WORKING WITH FINANCIAL STATEMENTS
Financial statement information is often our ONLY source of information. Consequently, we use the information we have and make adjustments where appropriate.
1. Ratio Analysis
♦ Short-Term Solvency or Liquidity Ratios – Measures the ability of the firm to meet its current (short-term, < 1 year) obligations.
• Liquidity is defined as the ability to convert assets to cash quickly without a significant loss in value • Liquidity vs. Profitability trade-off
Current ratio = current assets / current liabilities
Quick ratio = (current assets – inventory) / current liabilities
• Also referred to as the “acid-test” ratio.
Cash ratio = cash / current liabilities
♦ Long-Term Solvency Ratios – This group of ratios really measures two different aspects of leverage – the level of indebtedness and the ability to service debt. The former is indicative of the firm’s debt capacity, while the latter more closely relates to the likelihood of default. The total debt ratio measures what proportion of the firm’s assets are financed with borrowed money, while the debt/equity ratio compares the amount of funds supplied by creditors relative to owners.
Total debt ratio = (total assets – total equity) / total assets = total debt / total assets
Debt-equity ratio = (total assets – total equity) / total
equity = total debt / total equity
Equity multiplier = total assets / total equity = (total equity + total debt) / total equity = 1 + debt-equity ratio
Times interest earned ratio = EBIT / Interest
Cash coverage ratio = (EBIT + depreciation) / interest
♦ Asset Management or Turnover Ratios – Measures how effectively the firm is managing its assets; also called asset utilization ratios.
Inventory turnover = cost of goods sold / inventory
• It is usually more accurate to use average inventory [Beg. + End. / 2] for this calculation.
Days’ sales in inventory = 365 days / inventory turnover
|Days’ Sales in Inventory = Inventory / (Sales per day) = Inventory / (Sales / 365 Days) | |= 365 Days / (Sales / Inventory) = 365 Days / Inventory turnover |
Receivables turnover = sales / accounts receivable
Days’ sales in receivables = 365 days / receivables turnover
|Days’ Sales in Receivables = Accounts receivable / (Sales per day) = Accounts receivable / (Sales / 365 Days) | |= 365 Days / (Sales / Accounts receivable) = 365 Days / Receivables turnover |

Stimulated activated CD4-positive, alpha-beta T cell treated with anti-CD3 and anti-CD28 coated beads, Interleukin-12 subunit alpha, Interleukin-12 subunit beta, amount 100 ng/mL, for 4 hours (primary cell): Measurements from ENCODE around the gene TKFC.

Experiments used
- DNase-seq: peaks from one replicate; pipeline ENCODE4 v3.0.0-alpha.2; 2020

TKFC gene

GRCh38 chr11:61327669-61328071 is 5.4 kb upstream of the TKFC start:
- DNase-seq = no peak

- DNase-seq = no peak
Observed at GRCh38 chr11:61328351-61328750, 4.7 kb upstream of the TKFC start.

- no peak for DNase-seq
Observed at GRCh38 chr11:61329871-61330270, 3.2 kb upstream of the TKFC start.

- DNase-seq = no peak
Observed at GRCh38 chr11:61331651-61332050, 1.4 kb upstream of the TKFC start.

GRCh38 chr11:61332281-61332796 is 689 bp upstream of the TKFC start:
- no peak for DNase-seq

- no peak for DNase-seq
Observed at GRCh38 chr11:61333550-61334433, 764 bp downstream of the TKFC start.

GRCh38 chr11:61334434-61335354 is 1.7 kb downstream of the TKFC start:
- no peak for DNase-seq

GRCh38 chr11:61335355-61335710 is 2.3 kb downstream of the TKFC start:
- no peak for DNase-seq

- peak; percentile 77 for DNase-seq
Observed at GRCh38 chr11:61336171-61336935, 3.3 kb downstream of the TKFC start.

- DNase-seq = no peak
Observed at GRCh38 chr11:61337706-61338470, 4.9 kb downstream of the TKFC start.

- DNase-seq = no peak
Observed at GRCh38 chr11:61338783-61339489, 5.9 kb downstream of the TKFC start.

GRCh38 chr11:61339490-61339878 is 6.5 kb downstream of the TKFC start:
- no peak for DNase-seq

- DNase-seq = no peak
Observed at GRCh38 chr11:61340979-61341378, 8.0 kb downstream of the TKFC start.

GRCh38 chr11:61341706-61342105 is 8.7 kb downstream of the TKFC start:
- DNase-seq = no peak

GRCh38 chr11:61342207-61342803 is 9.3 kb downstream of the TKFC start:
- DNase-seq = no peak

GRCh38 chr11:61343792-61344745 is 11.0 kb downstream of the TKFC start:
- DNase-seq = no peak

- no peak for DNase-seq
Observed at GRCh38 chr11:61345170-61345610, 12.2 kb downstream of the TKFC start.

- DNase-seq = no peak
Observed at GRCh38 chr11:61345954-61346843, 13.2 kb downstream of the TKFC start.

• This ratio may also be called “average collection period” or
“days’ sales outstanding.” • We are implicitly assuming that all sales are on credit; if not, only credit sales should be used.
Payables turnover = cost of goods sold / accounts payable
Payables period = 365 / payables turnover
• This is a measure of how long it takes the firm to pay its bills.
Total asset turnover = sales / total assets
• Sales generated for every dollar of assets; affected by the age and book value of assets. • A fixed asset turnover ratio (fixed asset turnover = sales / fixed assets) that is high relative to that of the industry can be the result of efficient asset utilization, or it can indicate that the firm is utilizing old (and perhaps inefficient) equipment, while others in the industry have invested in modern equipment. In this case, the firm using inefficient equipment would display a favorable fixed asset turnover ratio, but would be likely to display a higher level of expenses, and unless offset by other factors, lower profitability – based on cash flow. The firm may have traded a noncash deduction (depreciation) for a higher true cash outflow (operating expense).
Capital intensity ratio = 1 / total asset turnover
• The dollar investment in assets needed to generate $1 in sales.
♦ Profitability Measures – How efficiently the firm uses its assets and manages its operations. Based on book values, so they are not comparable with returns that you see on publicly traded assets.
Profit margin = net income / sales
• Profit margin is an indicator of a company’s pricing policies and its ability to control costs. Differences in competitive strategy and product mix cause profit margin to vary among different companies. Return on assets = net income / total assets
• An indicator of how profitable a company is before leverage, and is compared with companies in the same industry. Since the figure for total assets of the company depends on the book value of the assets, some caution is required for companies whose book value may not correspond to the actual market value.
Return on equity = net income / total equity
• Measures the rate of return on the ownership interest (shareholders’ equity) of the common stock owners. It measures a firm’s efficiency at generating profits from every dollar of net assets (assets minus liabilities), and shows how well a company uses investment dollars to generate earnings growth.